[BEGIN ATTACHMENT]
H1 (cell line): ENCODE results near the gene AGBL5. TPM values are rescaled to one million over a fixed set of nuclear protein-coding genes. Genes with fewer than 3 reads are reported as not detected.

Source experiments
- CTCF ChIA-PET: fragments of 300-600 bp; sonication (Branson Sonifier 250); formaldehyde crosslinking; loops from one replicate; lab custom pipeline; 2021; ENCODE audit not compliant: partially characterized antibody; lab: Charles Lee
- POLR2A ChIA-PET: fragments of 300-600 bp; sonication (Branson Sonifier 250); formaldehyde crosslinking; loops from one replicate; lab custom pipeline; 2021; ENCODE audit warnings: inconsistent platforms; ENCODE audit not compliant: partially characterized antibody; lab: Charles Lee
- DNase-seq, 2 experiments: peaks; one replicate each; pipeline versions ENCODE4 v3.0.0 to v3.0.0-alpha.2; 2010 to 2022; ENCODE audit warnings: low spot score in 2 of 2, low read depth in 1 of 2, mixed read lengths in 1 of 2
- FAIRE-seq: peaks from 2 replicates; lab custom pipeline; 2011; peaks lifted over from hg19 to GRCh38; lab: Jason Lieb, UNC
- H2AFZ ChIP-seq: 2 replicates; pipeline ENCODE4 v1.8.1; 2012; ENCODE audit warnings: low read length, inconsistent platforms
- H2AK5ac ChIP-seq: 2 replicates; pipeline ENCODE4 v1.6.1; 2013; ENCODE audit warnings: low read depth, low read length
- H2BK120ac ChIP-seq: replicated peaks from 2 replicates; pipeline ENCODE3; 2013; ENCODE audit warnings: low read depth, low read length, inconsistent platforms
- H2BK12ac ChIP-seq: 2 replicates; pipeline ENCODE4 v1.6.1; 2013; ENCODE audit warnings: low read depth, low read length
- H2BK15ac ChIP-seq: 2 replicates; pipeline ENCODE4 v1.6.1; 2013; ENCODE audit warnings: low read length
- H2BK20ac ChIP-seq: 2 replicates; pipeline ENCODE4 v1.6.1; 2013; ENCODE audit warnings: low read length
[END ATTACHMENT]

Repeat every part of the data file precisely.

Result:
H1 (cell line): ENCODE results near the gene AGBL5. TPM values are rescaled to one million over a fixed set of nuclear protein-coding genes. Genes with fewer than 3 reads are reported as not detected.

Source experiments
- CTCF ChIA-PET: fragments of 300-600 bp; sonication (Branson Sonifier 250); formaldehyde crosslinking; loops from one replicate; lab custom pipeline; 2021; ENCODE audit not compliant: partially characterized antibody; lab: Charles Lee
- POLR2A ChIA-PET: fragments of 300-600 bp; sonication (Branson Sonifier 250); formaldehyde crosslinking; loops from one replicate; lab custom pipeline; 2021; ENCODE audit warnings: inconsistent platforms; ENCODE audit not compliant: partially characterized antibody; lab: Charles Lee
- DNase-seq, 2 experiments: peaks; one replicate each; pipeline versions ENCODE4 v3.0.0 to v3.0.0-alpha.2; 2010 to 2022; ENCODE audit warnings: low spot score in 2 of 2, low read depth in 1 of 2, mixed read lengths in 1 of 2
- FAIRE-seq: peaks from 2 replicates; lab custom pipeline; 2011; peaks lifted over from hg19 to GRCh38; lab: Jason Lieb, UNC
- H2AFZ ChIP-seq: 2 replicates; pipeline ENCODE4 v1.8.1; 2012; ENCODE audit warnings: low read length, inconsistent platforms
- H2AK5ac ChIP-seq: 2 replicates; pipeline ENCODE4 v1.6.1; 2013; ENCODE audit warnings: low read depth, low read length
- H2BK120ac ChIP-seq: replicated peaks from 2 replicates; pipeline ENCODE3; 2013; ENCODE audit warnings: low read depth, low read length, inconsistent platforms
- H2BK12ac ChIP-seq: 2 replicates; pipeline ENCODE4 v1.6.1; 2013; ENCODE audit warnings: low read depth, low read length
- H2BK15ac ChIP-seq: 2 replicates; pipeline ENCODE4 v1.6.1; 2013; ENCODE audit warnings: low read length
- H2BK20ac ChIP-seq: 2 replicates; pipeline ENCODE4 v1.6.1; 2013; ENCODE audit warnings: low read length